Rick Perry gives pep talk to natural gas industry in wake of damaging climate study
U.S. gas industry also opposes Trump’s proposed bailout of coal and nuclear industries.
Mark Hand June 26, 2018
Energy Secretary Rick Perry gave a keynote speech on June 26, 2018, to kick off the 2018 World Gas Conference in Washington, D.C. Credit: Smith Collection/Gado/Getty Images
Energy Secretary Rick Perry touted natural gas as an environmentally friendly fuel in a speech Tuesday, kicking off an international gathering of natural gas industry officials in Washington, D.C.
Perry’s pep talk at the triennial World Gas Conference, attended by thousands of industry representatives from around the world, came less than a week after the release of an important new study that found natural gas to be far more destructive to the climate than previously thought.
The new study, published last week in the journal Science, found that methane emissions from the nation’s oil and gas industry are nearly 60 percent higher than earlier estimates — effectively enough to offset much of the climate benefits of burning natural gas instead of coal.
The study’s results upend arguments made over the past decade — as the controversial practice of fracking gained momentum across the country — that natural gas could play a key role in fighting climate change, including serving as a bridge fuel to greater integration of renewable energy resources.
Perry advocated for the Trump administration’s all-of-the-above energy policy — one that he said includes wind and solar energy — although he paid the highest tribute to natural gas. The president’s strategy “includes the cleanest fossil fuel and one of the most abundant energy sources on the planet, and that’s natural gas,” Perry emphatically told the audience.
Perry criticized fossil fuel opponents who “flatly reject” an all-of-the-above energy strategy. “The answer is not to exclude oil and gas and coal from the world’s energy mix,” he said. “For the sake of environmental progress … we must honor the right of every nation to responsibly use every fuel at its disposal.”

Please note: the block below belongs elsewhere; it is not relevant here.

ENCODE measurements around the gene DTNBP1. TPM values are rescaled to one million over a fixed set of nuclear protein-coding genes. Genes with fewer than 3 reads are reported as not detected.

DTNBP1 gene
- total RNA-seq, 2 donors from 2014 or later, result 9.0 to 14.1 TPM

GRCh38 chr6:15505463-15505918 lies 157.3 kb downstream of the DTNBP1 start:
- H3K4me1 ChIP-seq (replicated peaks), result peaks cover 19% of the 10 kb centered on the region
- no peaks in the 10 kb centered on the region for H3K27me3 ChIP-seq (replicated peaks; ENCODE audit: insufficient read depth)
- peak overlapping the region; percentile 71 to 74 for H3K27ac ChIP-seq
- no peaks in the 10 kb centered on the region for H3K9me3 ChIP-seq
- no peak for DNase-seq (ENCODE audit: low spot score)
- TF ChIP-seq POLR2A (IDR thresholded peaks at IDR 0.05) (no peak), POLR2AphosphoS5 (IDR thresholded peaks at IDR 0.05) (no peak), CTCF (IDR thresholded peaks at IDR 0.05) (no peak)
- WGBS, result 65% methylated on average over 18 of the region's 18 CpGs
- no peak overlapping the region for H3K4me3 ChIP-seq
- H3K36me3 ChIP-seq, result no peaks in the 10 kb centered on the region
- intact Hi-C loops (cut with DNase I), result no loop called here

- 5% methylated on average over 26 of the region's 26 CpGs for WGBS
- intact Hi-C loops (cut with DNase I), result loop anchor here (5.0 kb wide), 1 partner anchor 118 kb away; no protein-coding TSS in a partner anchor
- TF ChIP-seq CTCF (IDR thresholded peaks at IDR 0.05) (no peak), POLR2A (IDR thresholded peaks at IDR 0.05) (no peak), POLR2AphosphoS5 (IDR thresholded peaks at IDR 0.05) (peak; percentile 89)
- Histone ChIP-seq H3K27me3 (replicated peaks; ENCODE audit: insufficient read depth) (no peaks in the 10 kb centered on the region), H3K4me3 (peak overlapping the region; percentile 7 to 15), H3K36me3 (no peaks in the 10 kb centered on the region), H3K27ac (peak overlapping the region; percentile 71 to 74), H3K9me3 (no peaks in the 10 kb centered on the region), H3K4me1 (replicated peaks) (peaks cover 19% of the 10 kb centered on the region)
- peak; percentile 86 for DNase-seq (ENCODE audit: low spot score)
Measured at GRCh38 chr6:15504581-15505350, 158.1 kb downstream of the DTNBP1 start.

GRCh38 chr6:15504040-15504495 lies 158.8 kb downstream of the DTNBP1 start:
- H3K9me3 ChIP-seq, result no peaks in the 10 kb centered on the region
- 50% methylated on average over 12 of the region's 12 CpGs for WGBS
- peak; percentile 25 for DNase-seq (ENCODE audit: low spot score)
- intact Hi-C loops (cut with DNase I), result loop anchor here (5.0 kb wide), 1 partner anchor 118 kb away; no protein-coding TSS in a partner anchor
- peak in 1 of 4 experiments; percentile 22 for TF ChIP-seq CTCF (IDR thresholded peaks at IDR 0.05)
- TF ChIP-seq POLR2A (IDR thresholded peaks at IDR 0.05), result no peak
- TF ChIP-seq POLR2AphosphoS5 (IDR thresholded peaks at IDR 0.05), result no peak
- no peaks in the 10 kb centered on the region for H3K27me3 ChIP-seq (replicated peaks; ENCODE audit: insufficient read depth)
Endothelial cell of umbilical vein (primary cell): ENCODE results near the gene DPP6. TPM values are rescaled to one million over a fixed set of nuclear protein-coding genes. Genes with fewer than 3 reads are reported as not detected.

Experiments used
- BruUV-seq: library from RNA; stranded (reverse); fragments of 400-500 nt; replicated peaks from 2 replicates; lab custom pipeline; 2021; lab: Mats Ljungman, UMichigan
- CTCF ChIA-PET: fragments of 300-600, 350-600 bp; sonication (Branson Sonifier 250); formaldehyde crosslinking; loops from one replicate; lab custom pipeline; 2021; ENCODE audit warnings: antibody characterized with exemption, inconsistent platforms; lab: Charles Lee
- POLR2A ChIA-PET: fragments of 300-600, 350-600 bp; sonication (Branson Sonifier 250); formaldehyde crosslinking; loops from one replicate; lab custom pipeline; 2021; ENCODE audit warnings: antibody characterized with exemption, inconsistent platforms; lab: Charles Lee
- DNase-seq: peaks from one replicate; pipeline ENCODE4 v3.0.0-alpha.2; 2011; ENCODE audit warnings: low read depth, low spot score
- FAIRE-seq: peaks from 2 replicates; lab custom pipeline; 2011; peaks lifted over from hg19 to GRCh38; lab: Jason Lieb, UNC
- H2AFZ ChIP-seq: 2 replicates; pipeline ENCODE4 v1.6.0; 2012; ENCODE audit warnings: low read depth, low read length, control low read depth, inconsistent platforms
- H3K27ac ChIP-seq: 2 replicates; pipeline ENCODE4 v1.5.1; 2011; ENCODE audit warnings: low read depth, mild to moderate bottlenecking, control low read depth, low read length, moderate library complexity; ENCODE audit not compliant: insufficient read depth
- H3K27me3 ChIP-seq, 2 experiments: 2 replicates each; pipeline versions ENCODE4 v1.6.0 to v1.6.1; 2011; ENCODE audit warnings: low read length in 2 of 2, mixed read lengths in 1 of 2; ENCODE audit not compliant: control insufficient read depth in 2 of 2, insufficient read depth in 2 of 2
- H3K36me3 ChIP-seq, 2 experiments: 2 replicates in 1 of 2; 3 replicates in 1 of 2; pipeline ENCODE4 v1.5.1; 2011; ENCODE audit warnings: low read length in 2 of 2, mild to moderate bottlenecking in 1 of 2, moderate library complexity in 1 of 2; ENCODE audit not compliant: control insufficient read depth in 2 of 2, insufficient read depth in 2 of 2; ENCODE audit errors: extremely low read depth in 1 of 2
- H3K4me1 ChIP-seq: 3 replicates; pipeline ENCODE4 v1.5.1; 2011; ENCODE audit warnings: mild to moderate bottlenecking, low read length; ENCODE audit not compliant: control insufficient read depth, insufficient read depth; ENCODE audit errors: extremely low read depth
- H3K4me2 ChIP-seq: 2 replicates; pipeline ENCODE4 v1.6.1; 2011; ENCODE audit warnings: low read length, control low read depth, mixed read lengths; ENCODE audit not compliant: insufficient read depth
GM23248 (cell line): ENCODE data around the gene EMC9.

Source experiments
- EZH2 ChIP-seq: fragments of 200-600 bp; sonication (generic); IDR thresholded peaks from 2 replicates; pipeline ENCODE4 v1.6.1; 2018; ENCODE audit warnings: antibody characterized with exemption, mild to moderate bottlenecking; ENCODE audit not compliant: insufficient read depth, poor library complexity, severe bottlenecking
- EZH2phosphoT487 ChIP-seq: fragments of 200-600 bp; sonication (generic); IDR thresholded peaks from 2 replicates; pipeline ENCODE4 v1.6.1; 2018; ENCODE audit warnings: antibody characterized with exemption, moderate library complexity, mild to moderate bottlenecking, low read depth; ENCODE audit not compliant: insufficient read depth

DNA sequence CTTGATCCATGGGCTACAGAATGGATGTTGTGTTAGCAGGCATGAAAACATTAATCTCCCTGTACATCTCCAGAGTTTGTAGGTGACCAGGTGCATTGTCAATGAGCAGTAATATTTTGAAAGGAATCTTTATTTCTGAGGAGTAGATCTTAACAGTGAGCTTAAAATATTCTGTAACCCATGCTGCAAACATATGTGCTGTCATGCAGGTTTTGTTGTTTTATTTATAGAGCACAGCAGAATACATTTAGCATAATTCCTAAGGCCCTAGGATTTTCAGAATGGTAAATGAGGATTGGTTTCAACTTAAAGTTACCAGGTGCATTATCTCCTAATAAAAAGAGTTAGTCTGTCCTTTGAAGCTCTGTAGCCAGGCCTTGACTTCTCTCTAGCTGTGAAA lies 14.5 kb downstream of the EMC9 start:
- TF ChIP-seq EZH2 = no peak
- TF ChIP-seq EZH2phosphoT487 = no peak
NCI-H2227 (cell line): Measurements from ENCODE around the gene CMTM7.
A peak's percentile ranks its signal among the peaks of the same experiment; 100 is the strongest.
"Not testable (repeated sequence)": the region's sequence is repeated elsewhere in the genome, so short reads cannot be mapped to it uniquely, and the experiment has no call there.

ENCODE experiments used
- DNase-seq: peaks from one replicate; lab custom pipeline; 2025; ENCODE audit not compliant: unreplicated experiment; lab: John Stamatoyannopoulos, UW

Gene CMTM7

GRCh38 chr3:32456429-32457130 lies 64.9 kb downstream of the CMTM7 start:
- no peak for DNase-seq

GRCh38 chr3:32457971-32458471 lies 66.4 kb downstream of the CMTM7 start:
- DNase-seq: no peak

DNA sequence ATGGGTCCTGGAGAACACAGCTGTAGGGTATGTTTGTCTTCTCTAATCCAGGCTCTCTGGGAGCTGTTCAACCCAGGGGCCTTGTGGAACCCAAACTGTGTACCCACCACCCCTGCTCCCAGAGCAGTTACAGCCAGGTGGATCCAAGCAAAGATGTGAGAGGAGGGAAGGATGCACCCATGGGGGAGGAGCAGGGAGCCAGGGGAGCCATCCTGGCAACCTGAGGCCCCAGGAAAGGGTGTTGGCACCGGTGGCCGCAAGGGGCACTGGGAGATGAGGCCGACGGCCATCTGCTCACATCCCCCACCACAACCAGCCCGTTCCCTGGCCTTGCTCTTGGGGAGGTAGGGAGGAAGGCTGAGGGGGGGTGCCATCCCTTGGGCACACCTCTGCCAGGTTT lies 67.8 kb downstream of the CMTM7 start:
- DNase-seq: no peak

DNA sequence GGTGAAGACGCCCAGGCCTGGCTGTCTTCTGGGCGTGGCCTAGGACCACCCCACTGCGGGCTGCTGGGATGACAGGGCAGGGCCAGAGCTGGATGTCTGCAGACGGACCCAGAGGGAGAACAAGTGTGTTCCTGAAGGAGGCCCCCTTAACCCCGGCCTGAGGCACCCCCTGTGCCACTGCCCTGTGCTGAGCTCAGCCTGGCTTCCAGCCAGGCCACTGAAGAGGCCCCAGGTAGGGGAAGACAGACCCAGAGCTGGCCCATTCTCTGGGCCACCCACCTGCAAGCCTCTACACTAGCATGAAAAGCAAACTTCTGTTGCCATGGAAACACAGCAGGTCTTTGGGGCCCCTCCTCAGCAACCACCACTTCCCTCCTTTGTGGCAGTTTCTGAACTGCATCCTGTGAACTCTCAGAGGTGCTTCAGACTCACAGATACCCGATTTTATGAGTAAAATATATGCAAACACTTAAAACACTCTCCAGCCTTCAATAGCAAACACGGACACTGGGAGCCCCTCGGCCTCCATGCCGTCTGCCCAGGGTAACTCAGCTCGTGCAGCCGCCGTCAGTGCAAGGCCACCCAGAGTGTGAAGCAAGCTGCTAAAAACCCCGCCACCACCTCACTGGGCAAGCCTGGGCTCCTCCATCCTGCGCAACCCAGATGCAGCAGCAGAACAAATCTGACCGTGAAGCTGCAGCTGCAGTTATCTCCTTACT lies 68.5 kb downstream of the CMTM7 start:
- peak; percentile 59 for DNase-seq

He also claimed these opponents are ignoring the positive side of fossil fuels. “There is still this stubborn opposition to natural gas and other fossil fuels. Opposition exists even as fossil fuels have become cleaner and low-emission natural gas increases its share of total fossil production and use,” Perry said.
The new study, “Assessment of methane emissions from the U.S. oil and gas supply chain,” was led by the Environmental Defense Fund. It has authors from 16 different institutions, including the National Oceanic and Atmospheric Administration, National Institute of Standards and Technology, Stanford, Harvard, Princeton, and Carnegie Mellon — experts who have co-authored many of the most important studies in this area.
The study found that methane emissions are so large that the total warming from natural gas-fired power plants, including leaks from transporting the gas to the plant plus emissions from the burning of gas, over a 20-year period is comparable to the total warming from coal plants over 20-year period.
Researchers concluded that if a coal-fired plant is replaced with a gas-fired plant there is no net climate benefit for at least two decades. Perhaps even more important is that other studies have shown natural gas not only does not have a climate benefit over coal, but that its use displaces many carbon-free sources of power such as wind and solar.
Although Perry received a warm welcome at Tuesday’s conference, the natural gas industry has strongly criticized Trump’s plan to subsidize the coal and nuclear power industries. The Interstate Natural Gas Association of America — the industry trade group for the North American natural gas pipeline industry — said in a statement earlier this month that it is “deeply troubled by the Trump administration’s apparent move to scapegoat natural gas to prop up uneconomic coal and nuclear plants.”
Perry didn’t address the coal and nuclear bailout in his address to the natural gas industry. On Monday, though, Perry told reporters that the Trump administration is making progress on the proposal, although he did not offer a timetable for implementation.
A small group of protesters held signs and tried to engage in conversations with attendees as they entered the Washington Convention Center for the conference. One of the protesters, Steve Norris, a member of Beyond Extreme Energy, told ThinkProgress that the “present policies of the United States government with regard to gas, the present regulatory apparatus, and the present leadership of the Department of Energy are heading us in the wrong direction.”
For several years, Beyond Extreme Energy has tried to get officials at the Federal Energy Regulatory Commission (FERC) to consider the climate impacts of natural gas. In a change of tone at the commission, the two Democratic members of FERC — Cheryl LaFleur and Richard Glick — have starting highlighting the climate impacts of natural gas.
“We’ve been in their faces for the last four years,” Norris said. “And we’re seeing some changes there. Two of the commissioners, for the first time, are beginning to dissent because of climate issues. And that’s really encouraging. Rick Perry, on the other hand, has his head stuck in the ground, drinks oil for breakfast, and gas for dinner.”